The ammo you carry is represented by spinning orbs around your ship which you can find in ammo crates around the map or from certain enemies you kill. From what I saw there was only one type of ammo. Firing the weapons shoots several of the orbs at once that leave a green-colored trail of smoke behind them.

I would be very interested to see what types of other aliens are encountered and what possible boss fights will come along the way.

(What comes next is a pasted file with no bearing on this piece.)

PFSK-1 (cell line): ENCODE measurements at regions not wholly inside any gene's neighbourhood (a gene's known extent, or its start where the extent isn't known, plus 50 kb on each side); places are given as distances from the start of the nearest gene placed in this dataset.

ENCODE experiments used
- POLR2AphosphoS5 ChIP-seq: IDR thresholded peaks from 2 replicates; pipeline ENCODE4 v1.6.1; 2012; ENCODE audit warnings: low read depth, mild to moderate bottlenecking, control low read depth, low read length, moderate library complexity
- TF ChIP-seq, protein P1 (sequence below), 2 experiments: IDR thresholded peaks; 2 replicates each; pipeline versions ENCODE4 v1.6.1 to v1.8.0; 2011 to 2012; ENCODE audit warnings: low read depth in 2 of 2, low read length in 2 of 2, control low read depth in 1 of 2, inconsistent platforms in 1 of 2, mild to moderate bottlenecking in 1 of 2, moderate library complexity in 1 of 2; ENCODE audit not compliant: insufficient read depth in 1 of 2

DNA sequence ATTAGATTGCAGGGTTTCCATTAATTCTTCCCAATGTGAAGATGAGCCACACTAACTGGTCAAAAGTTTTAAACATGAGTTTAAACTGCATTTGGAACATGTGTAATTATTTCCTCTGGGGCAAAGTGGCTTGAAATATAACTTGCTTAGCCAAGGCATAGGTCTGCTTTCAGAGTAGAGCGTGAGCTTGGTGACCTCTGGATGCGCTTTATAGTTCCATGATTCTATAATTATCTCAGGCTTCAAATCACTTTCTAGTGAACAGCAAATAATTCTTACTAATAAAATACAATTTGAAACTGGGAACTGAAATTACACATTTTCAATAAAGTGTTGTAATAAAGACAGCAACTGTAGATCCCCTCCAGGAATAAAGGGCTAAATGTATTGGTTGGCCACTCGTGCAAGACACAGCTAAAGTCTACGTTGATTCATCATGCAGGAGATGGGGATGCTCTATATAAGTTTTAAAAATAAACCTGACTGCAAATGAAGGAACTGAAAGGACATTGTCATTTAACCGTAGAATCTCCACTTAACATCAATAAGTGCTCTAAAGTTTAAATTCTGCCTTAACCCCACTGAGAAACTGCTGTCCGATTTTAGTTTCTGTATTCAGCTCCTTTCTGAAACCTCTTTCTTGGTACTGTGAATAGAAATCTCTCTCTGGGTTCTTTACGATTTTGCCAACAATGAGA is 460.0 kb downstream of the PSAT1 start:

Final Thoughts

(Source: gameplay screenshot)

This game is in a great place for only being in playtesting/beta. The developer has put in a lot of work and thought into level design and art and it really shows. I truly enjoyed my time playing this and by the end was just starting to feel like I was grasping the controls and mechanics. It leaves you wanting to continue the story and see what comes next. This will definitely be a game I come back to once released to see the full story unfold.

Find Silo27: Crashlanded here on Steam or check out the developer blog.

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Author: Joshua Myers

Writer for Petition Play and lover of all things gaming